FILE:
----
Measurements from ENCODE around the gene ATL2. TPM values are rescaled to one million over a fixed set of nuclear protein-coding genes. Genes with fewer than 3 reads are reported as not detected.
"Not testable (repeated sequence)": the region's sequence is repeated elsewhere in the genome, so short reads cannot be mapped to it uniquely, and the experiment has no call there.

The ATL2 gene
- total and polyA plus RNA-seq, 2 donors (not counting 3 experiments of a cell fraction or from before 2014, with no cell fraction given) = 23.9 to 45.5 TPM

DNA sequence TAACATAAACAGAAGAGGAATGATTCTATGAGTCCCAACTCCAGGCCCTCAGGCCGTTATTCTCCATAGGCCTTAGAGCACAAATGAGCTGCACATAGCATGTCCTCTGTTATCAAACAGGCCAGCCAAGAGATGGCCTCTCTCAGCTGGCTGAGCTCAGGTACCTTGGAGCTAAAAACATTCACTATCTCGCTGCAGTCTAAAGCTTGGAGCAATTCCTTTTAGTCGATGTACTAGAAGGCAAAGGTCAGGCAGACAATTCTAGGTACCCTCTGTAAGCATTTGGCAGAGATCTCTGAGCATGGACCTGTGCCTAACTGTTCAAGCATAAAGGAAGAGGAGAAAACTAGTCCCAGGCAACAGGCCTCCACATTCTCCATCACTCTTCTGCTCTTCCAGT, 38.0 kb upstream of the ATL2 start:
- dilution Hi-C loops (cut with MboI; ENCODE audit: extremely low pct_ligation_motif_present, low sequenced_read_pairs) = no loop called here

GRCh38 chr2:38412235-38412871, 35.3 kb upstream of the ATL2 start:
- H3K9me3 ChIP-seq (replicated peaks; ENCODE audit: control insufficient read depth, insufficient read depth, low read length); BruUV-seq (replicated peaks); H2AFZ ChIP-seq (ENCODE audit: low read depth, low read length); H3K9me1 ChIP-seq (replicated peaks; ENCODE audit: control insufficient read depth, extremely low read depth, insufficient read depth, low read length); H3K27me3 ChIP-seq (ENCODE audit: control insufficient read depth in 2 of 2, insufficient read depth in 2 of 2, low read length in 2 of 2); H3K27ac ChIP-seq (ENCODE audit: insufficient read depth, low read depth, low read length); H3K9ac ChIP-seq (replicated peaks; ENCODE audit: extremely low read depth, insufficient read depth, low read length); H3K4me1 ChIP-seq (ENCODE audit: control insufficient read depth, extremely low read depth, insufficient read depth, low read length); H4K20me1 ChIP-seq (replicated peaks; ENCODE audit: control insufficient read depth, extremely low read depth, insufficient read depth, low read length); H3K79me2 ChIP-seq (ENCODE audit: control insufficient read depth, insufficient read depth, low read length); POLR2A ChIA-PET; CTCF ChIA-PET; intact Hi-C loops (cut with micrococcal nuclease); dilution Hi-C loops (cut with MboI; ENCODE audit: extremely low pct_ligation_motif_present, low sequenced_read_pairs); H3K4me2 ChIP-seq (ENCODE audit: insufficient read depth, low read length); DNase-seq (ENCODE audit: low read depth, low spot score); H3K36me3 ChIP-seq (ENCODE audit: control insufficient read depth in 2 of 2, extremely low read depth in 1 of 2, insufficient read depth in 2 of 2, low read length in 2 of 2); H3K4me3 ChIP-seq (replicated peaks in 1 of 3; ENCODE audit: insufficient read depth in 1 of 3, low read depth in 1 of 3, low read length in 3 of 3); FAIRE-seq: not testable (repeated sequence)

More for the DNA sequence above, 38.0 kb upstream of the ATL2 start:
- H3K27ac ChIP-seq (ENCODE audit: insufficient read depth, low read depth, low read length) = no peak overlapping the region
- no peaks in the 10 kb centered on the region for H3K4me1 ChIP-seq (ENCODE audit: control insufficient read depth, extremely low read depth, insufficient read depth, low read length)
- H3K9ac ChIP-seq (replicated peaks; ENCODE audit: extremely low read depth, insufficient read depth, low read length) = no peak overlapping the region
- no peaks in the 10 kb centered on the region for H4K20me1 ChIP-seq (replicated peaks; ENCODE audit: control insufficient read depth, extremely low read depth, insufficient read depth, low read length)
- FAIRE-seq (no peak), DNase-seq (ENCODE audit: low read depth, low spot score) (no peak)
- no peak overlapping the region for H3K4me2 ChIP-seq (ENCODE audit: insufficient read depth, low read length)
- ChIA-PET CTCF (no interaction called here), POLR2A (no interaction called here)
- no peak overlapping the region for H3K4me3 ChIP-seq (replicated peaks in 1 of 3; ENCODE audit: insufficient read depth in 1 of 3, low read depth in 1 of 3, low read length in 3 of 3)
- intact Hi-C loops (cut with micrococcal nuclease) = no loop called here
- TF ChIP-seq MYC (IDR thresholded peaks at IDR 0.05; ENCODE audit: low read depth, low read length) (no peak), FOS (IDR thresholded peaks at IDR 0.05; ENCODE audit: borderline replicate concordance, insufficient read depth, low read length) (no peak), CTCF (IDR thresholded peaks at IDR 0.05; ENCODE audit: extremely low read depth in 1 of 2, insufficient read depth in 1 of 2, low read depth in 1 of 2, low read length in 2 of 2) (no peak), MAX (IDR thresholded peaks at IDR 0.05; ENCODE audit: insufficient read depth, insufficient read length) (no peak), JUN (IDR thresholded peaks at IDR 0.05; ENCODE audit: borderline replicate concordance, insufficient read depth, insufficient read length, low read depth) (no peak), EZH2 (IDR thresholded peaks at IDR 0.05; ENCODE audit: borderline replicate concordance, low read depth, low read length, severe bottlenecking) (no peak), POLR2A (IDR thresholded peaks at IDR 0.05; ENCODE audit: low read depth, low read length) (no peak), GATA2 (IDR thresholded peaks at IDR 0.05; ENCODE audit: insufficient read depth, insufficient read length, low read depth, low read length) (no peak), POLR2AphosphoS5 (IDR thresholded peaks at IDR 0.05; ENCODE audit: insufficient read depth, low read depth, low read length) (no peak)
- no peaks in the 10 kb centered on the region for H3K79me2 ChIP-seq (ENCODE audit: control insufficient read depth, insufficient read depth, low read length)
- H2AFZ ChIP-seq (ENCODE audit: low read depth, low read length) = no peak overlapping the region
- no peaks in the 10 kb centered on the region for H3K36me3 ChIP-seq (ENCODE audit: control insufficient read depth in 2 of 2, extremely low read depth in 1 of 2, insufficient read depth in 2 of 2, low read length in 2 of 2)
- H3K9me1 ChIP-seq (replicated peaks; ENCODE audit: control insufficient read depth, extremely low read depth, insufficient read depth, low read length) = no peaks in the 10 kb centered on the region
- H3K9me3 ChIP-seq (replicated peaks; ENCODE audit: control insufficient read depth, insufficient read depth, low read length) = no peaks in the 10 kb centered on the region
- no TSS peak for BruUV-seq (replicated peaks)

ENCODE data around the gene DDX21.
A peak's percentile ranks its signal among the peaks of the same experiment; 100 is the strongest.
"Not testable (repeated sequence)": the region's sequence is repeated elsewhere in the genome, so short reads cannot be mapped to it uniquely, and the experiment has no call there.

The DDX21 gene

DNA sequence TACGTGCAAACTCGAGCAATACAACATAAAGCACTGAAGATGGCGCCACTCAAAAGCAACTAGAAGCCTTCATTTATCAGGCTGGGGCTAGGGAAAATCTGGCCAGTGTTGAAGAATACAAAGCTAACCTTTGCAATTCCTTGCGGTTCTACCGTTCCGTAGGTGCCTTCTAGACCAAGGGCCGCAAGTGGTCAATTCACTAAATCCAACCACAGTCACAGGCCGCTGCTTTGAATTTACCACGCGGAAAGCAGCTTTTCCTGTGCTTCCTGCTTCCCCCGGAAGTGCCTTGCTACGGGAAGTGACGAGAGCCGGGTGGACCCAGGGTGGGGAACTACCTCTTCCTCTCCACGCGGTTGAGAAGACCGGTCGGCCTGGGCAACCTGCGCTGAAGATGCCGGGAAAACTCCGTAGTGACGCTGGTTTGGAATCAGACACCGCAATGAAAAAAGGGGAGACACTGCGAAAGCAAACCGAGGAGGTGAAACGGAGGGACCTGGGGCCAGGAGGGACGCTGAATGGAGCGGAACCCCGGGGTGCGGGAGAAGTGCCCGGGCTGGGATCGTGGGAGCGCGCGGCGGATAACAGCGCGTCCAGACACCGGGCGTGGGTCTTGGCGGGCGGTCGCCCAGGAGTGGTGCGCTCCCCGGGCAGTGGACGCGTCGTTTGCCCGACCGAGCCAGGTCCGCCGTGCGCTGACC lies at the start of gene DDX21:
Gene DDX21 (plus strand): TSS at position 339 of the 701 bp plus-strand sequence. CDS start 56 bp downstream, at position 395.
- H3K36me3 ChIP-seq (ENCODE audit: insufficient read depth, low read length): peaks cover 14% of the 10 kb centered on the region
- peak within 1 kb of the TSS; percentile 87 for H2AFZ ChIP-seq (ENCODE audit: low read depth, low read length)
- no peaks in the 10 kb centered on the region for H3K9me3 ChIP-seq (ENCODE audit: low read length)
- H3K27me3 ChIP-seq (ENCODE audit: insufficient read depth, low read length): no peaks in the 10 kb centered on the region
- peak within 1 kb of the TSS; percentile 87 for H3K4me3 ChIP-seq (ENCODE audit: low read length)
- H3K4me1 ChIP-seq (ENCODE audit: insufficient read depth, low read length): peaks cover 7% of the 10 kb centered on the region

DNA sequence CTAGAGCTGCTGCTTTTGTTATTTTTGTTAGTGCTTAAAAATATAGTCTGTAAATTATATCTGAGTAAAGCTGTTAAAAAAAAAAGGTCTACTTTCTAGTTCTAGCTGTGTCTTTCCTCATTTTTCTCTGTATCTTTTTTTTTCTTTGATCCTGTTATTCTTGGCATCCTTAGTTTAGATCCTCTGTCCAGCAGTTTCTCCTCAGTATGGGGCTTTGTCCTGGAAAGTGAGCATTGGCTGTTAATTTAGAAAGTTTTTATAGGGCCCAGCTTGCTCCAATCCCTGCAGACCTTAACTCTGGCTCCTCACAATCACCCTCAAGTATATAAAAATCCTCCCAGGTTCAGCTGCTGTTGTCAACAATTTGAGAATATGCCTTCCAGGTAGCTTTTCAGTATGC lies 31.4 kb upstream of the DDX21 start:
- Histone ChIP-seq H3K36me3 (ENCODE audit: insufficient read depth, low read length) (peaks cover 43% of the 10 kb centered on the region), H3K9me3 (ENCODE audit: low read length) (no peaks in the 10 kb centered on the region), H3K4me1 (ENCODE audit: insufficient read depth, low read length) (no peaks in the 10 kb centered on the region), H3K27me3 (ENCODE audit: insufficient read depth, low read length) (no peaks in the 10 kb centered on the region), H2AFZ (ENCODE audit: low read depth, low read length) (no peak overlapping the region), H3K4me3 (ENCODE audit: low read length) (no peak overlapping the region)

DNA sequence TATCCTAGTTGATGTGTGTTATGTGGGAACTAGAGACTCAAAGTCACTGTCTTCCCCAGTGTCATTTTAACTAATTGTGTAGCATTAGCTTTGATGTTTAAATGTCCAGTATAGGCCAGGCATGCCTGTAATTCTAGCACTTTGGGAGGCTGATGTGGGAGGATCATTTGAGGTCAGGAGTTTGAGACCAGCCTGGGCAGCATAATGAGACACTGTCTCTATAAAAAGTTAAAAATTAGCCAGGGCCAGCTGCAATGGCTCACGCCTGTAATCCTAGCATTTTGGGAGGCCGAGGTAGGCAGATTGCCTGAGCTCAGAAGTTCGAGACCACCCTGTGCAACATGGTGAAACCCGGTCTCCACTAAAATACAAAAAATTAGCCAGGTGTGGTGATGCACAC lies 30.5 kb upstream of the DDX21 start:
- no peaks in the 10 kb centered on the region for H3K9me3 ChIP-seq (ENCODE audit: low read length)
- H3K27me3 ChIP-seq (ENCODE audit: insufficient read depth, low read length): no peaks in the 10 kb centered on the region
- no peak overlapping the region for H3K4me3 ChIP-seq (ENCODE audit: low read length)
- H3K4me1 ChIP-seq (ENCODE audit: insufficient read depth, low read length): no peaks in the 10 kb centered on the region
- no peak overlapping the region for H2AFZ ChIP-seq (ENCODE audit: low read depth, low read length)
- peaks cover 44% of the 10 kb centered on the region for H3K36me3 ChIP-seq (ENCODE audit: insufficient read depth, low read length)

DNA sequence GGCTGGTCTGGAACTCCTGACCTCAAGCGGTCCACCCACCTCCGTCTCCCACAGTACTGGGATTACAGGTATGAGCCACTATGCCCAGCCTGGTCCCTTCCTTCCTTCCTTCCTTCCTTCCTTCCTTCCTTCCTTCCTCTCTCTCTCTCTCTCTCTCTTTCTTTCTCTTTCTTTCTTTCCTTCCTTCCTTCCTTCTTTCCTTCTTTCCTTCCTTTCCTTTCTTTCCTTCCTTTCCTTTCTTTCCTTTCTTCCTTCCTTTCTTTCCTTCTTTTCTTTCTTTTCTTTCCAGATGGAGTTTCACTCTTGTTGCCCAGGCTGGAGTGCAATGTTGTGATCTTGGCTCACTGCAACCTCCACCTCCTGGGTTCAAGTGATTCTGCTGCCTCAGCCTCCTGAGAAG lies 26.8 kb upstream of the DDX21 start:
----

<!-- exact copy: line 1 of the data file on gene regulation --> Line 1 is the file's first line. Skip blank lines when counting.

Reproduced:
Measurements from ENCODE around the gene ATL2. TPM values are rescaled to one million over a fixed set of nuclear protein-coding genes. Genes with fewer than 3 reads are reported as not detected.